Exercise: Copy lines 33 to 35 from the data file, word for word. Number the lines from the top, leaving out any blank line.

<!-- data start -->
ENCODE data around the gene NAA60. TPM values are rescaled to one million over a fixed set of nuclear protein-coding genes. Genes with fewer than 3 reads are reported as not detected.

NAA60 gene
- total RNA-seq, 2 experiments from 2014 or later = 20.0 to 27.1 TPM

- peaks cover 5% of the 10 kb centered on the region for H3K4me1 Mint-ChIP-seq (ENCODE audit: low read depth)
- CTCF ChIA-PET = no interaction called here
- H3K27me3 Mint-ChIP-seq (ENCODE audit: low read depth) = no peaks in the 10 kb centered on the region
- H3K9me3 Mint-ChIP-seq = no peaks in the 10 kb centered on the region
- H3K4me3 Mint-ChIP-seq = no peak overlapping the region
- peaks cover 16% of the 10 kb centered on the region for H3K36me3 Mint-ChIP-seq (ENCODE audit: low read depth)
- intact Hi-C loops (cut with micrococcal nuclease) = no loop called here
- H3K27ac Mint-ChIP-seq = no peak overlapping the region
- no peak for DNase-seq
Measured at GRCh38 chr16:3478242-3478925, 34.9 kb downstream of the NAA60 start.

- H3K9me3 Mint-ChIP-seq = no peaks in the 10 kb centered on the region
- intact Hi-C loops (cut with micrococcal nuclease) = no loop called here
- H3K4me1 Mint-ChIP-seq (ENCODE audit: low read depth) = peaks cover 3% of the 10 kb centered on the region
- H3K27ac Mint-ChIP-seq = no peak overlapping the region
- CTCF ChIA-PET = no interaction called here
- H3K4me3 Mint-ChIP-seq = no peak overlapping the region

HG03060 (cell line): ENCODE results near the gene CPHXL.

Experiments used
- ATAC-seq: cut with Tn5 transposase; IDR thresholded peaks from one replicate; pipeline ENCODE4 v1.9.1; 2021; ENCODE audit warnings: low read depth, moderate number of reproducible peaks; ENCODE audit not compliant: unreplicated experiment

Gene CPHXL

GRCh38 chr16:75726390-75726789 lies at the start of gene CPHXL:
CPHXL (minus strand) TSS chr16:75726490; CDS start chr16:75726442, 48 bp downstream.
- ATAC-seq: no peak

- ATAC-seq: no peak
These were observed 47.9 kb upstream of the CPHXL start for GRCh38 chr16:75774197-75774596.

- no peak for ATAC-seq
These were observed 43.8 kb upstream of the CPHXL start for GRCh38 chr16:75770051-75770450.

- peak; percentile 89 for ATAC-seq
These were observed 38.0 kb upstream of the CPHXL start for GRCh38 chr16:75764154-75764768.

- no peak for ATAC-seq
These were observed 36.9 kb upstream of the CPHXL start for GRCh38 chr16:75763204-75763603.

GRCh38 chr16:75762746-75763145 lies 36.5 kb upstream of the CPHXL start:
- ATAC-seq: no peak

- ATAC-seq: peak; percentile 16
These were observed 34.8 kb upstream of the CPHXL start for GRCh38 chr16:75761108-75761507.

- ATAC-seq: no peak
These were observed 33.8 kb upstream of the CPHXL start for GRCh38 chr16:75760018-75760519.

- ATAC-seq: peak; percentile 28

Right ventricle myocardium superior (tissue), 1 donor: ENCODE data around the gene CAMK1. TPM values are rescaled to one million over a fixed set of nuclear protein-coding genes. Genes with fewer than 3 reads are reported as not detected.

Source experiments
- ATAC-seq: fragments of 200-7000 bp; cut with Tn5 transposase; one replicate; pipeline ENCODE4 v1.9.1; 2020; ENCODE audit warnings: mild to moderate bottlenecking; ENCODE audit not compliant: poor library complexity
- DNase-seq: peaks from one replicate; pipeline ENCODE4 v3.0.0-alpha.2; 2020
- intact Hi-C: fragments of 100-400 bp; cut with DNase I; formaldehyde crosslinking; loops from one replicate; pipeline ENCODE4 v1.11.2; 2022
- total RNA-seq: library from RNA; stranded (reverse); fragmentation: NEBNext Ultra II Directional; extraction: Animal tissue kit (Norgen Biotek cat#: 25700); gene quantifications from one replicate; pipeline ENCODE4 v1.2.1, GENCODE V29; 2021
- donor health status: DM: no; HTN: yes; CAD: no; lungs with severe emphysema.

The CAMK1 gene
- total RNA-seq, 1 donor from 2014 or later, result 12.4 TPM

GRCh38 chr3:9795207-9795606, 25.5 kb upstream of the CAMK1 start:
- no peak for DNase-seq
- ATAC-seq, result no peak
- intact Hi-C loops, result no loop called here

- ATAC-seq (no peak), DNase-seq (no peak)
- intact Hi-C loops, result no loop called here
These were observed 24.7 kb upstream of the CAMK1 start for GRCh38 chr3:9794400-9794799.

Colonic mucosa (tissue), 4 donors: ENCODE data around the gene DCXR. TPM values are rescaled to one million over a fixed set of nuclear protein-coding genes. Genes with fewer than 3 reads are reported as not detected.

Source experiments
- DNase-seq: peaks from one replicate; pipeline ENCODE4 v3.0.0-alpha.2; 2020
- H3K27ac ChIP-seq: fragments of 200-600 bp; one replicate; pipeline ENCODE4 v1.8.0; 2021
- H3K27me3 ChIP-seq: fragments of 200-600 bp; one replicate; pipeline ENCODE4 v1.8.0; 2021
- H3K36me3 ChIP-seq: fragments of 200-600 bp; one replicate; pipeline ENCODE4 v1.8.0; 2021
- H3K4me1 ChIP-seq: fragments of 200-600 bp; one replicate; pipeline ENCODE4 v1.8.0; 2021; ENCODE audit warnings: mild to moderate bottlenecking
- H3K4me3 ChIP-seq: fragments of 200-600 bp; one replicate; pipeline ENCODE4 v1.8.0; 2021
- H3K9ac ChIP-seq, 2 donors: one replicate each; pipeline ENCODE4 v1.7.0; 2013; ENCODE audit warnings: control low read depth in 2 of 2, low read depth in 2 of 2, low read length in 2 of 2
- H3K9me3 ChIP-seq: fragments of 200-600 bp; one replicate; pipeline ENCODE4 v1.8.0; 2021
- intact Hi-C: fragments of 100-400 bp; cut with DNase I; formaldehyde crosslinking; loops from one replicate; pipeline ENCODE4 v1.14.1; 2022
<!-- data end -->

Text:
- no peak for ATAC-seq
These were observed 36.9 kb upstream of the CPHXL start for GRCh38 chr16:75763204-75763603.

GRCh38 chr16:75762746-75763145 lies 36.5 kb upstream of the CPHXL start: